That being said, the closure scene with the in-laws is very well done and touching. But if this film had been structured differently, it might have worked a lot better and wouldn’t have left a bitter taste in my mouth.
94. 9/11: the Falling Man, directed by Henry Singer (6/10)
Lost my review.
95. Idiocracy, directed by Mike Judge (6/10)
Lost my review.
96. Stephanie Daley, directed by Hilary Brougher (6/10)
This is one of those films that takes on a slightly unconventional (dare I say “indie”) air in order to disguise some of the problems associated with typical Hollywood melodramas. It’s tough to get over the most obvious contrivance, the one that helps paint the numbers of the plot but there are others as well, cliches that we’d come to expect in American “indie” films. The thing is, the acting is uniformly good (sometimes great), the characters are interesting and seemingly real. There’s just that damn plot, which doesn’t work. Giving it an “indie” ending (which is more than a little abrupt as well) doesn’t get rid of the contrivances.
97. Lucky Number Slevin, directed by Paul McGuigan (6/10)
Lost my review.
98. Superman Returns, directed by Bryan Singer (6/10)
I have lost my review. I did not like the climax.
99. Alpha Dog, directed by Nick Cassavettes (6/10)
Lost my review.
100. 10 Items or Less, directed by Brad Silberling (6/10)
I really don’t like movies like this and once I figured out it was this type of movie, I got really worried. Fortunately Freeman is really believable as a slightly less successful version of himself and the girl works too. I was actually pleasantly surprised at how funny (but mildly funny) it ended up being. It’s diverting if nothing else.
101. Come Early Morning, directed by Joey Lauren Adams (6/10)
Lost my review.
102. Pirates of the Caribbean: Dead Man’s Chest, directed by Gore Verbinski (6/10)
This is a reasonably entertaining PG action film that I half watched while I performed a really annoying task related to this blog. I can’t say I paid a lot of attention, but it seemed reasonably well done.
103. Muffins for Granny, directed by Nadia Maclean (6/10)
An ambitious documentary about Canadian residential schools which is sabotaged by its lack of budget and lack of style. Read the review of Muffins for Granny.
104. Cocaine Cowboys, directed by Billy Corben (6/10)
Would be really interesting if it weren’t so poorly made. Read the review of Cocaine Cowboys.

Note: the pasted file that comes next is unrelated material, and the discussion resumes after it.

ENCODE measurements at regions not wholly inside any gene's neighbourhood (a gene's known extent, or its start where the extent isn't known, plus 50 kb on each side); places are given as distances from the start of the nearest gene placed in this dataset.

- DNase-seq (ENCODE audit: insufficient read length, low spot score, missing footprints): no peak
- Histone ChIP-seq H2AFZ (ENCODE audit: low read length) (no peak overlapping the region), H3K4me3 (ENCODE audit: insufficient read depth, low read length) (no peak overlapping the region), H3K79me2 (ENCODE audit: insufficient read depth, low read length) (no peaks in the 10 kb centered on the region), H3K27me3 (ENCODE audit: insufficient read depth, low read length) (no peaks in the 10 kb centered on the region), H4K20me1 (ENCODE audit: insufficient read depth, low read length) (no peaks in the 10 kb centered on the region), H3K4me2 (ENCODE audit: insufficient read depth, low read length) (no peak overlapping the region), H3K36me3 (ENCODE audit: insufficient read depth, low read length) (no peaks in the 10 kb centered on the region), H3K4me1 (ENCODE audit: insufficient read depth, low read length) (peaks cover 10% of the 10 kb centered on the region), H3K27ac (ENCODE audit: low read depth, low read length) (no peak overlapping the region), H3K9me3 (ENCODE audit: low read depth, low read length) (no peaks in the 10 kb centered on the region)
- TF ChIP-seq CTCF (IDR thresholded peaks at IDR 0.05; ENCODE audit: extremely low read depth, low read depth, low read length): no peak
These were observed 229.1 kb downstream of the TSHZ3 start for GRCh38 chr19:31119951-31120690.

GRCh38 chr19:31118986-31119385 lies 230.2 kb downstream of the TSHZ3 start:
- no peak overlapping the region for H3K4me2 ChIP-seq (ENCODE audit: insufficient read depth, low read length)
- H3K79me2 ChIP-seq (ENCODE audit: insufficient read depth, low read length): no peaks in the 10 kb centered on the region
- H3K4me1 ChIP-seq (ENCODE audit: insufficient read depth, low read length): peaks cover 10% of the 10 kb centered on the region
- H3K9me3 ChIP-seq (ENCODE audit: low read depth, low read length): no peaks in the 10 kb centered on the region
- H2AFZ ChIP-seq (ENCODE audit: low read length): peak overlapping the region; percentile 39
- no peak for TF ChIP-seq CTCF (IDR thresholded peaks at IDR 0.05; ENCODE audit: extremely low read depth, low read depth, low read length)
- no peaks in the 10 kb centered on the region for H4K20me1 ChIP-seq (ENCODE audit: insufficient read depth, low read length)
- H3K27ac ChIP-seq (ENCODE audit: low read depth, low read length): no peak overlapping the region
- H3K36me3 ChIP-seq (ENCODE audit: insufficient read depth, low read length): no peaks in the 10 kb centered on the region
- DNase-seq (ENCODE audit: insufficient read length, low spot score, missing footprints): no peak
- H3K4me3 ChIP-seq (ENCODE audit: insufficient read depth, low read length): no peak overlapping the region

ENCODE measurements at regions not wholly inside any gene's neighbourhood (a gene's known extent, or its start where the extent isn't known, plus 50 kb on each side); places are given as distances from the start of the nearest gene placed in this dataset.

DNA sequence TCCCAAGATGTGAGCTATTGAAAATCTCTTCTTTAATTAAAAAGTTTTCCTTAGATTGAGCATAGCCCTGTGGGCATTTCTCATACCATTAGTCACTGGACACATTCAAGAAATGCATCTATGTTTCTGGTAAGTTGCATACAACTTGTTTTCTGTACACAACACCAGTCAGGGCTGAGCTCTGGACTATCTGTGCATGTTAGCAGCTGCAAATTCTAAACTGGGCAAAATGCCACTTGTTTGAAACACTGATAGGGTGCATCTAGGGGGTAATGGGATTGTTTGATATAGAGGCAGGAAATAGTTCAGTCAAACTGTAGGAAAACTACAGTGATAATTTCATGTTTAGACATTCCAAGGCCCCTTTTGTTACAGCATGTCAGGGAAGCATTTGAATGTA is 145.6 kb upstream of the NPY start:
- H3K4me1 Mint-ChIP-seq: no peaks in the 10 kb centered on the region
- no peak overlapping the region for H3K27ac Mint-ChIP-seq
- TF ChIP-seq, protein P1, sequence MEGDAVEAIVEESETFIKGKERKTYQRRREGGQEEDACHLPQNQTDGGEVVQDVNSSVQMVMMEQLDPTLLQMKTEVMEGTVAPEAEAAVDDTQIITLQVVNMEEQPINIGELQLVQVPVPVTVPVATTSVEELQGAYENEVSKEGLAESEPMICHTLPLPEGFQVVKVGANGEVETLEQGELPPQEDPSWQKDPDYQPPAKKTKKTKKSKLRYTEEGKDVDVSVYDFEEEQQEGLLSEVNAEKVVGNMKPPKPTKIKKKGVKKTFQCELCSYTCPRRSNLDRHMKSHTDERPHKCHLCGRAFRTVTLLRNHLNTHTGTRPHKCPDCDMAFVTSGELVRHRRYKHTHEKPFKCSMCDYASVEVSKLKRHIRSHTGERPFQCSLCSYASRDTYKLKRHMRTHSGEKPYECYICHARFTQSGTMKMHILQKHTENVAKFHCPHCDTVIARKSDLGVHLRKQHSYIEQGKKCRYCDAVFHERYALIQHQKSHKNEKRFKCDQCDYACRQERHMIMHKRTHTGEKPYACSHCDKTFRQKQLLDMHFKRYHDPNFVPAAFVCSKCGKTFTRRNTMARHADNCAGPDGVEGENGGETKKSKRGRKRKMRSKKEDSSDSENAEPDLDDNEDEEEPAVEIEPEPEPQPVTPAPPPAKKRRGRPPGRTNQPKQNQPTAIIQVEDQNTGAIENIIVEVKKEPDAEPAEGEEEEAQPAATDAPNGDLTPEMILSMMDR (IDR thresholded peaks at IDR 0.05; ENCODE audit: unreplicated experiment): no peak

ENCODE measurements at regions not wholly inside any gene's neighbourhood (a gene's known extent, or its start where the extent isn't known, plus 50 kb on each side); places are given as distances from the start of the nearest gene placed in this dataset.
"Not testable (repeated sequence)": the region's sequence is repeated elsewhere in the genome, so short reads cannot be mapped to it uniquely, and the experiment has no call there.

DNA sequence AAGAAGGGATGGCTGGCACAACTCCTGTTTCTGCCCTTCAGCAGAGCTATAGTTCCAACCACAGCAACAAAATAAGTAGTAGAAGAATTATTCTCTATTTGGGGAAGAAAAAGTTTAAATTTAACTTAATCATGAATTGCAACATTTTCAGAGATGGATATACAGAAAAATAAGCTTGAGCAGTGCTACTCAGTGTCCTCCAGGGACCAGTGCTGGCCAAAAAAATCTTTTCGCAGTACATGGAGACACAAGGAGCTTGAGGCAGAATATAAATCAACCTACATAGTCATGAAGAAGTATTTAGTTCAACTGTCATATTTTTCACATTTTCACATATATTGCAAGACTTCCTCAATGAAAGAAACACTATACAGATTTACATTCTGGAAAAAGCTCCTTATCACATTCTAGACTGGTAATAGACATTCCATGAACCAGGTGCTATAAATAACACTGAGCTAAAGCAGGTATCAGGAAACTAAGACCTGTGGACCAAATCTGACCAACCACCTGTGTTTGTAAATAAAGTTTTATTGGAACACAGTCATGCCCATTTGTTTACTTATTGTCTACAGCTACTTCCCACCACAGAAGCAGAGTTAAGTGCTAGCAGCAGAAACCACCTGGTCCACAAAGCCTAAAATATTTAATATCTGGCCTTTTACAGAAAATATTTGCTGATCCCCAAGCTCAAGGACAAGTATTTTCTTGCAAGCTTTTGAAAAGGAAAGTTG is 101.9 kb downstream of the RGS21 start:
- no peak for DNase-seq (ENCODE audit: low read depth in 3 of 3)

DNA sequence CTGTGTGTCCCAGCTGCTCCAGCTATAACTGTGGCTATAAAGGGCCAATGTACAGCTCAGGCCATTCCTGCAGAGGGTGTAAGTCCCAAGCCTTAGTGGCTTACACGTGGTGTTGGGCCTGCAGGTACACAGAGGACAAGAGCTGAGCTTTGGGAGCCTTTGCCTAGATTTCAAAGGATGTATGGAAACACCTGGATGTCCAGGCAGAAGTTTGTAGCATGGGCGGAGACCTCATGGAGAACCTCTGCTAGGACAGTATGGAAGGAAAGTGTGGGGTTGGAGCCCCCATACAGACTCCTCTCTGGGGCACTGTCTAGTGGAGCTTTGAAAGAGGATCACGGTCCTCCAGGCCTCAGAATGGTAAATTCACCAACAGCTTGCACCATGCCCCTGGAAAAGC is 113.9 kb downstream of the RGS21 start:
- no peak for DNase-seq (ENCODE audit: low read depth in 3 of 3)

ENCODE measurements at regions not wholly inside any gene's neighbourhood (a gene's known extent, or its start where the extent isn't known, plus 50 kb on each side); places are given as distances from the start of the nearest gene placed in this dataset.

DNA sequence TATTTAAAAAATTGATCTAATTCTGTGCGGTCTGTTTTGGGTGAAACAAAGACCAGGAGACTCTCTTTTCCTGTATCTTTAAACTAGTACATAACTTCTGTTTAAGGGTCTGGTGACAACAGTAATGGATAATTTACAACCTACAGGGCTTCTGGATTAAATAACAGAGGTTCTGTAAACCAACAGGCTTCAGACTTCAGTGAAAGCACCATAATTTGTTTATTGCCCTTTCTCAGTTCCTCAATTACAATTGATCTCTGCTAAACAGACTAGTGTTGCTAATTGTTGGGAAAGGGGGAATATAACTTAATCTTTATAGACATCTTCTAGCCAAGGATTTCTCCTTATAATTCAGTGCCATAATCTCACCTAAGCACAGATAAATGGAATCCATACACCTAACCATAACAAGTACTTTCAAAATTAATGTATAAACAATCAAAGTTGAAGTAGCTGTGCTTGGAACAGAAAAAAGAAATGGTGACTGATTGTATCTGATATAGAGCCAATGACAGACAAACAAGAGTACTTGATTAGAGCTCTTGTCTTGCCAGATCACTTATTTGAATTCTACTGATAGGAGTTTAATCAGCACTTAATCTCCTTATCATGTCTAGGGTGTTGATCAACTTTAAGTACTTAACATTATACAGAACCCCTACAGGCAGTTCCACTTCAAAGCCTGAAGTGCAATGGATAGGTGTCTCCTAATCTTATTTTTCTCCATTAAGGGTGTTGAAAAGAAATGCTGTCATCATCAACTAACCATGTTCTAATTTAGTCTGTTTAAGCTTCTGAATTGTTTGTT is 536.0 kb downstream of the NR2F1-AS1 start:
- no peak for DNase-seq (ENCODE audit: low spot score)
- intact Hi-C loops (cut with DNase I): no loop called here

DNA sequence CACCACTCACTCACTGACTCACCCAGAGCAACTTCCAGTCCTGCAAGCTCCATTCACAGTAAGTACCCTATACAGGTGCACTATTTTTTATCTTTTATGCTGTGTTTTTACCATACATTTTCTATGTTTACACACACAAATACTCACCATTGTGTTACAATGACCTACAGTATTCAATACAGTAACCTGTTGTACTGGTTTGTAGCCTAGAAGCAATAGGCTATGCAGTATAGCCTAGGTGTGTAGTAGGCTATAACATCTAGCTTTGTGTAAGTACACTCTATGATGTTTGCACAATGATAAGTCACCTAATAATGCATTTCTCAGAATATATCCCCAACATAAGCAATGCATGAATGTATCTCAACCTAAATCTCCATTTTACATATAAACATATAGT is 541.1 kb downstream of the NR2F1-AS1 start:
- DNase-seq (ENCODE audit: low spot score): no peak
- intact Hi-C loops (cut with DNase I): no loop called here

105. Blood Diamond, directed by Edward Zwick (5/10)
This is film feels like an attempt to cross an adventure movie with a war movie with a Hollywood message movie. At times it succeeds rather well but at other times it’s borderline terrible.
105. All the King’s Men, directed by Steven Zaillian (5/10)
Probably an improvement on the original in some senses, but given how much has changed since that film was made, that’s not saying much. The book has yet to receive a decent adaptation.
106. The Science of Sleep, directed by Michel Gondry (5/10)
There’s a lot going on in this movie…sort of. At least it seems that way, because there’s animation and more dream sequences than you can shake a stick at. And it would all be well and good if it were going somewhere. But unfortunately, beneath the very interesting and original visuals is…a very straightforward romcom that isn’t all that funny (it is sporadically funny, which is why I am assuming it was meant to be a romcom and not just a romance). So it’s only mildly engaging (once you get bored of the visuals there is nothing left to keep your interest) and it seems to be a pretty big waste of talent.
107. Flight 93, directed by Peter Markle (5/10)
I guess I should watch the theatrical version of this story, eh?
108. Kabul Express, directed by Kabir Khan (5/10)
Lost my review. Bollywood sucks!
109. Talladega Nights, directed by Adam McKay (5/10*)
Probably funnier than I gave it credit for.
110. Black Sheep, directed by Jonathan King (5/10)
Lost my review.
111. Tekkon Kinkreet, directed by Maikeru Ariasu (5/10)
The more anime I see the more I worry that maybe I need to lower my standards. Yes, I have seen the odd anime that stands up to live action films, but they are few and far between. On the whole, most anime I see seem to treat their audience like children. Yes, they have adult things, but they still treat their viewers as if they don’t like to think. First: the positive: the climax is extremely well animated. That is great. It deserves kudos. The problem is that it is executed with no subtlety whatsoever. Not only are the two main characters named black and white (what could that possibly represent?), not only does the wise old man cliche tell us what is going on, but black wears a ying-yang symbol (!!!) on his shirt. Seriously? When I saw that, I felt like I was being beaten to death with the duality of man. Then came the climax, and I was pretty much beaten to death with the duality of man. Ugh.
112. Black Book, directed by Paul Verhoeven (4/10)
There’s a reason this says “based on true events.” Perhaps the events are the German occupation of Holland. This is a double-cross movie transplanted into WWII. If there is a true story in here, I’m sure it could have been told with far less dramatic license than this movie. Very little of this comes off as believable (especially as the movie rolls on). If we are seeking to understand the sacrifices spies have to go through, this is not the type of film to do it.
113. Seraphim Falls, directed by David von Ancken (4/10)